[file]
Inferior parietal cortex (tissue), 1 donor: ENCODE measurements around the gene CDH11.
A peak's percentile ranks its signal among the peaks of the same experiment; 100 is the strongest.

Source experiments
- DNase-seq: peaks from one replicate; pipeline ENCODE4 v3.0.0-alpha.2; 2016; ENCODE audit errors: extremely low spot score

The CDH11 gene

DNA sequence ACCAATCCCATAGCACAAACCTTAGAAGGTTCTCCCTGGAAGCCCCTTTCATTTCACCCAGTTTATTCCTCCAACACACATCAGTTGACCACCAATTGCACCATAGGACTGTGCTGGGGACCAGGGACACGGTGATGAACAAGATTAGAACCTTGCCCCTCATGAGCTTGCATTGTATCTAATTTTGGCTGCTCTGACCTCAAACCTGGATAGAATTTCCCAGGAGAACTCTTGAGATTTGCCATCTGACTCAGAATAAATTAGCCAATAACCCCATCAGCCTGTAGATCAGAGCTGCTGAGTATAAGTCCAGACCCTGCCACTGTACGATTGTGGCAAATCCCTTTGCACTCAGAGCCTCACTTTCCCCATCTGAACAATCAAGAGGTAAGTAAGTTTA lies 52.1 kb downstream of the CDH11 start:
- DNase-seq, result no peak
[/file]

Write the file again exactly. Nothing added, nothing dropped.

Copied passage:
Inferior parietal cortex (tissue), 1 donor: ENCODE measurements around the gene CDH11.
A peak's percentile ranks its signal among the peaks of the same experiment; 100 is the strongest.

Source experiments
- DNase-seq: peaks from one replicate; pipeline ENCODE4 v3.0.0-alpha.2; 2016; ENCODE audit errors: extremely low spot score

The CDH11 gene

DNA sequence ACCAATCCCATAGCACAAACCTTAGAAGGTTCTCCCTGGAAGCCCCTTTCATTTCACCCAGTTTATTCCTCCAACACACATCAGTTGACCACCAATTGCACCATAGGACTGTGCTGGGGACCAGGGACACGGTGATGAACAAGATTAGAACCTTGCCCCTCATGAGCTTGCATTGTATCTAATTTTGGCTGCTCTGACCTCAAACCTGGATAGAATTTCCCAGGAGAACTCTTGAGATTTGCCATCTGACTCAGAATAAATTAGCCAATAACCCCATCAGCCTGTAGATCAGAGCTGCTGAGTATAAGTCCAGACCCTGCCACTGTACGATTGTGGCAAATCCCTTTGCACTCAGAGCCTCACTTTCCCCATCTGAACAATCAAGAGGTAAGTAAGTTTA lies 52.1 kb downstream of the CDH11 start:
- DNase-seq, result no peak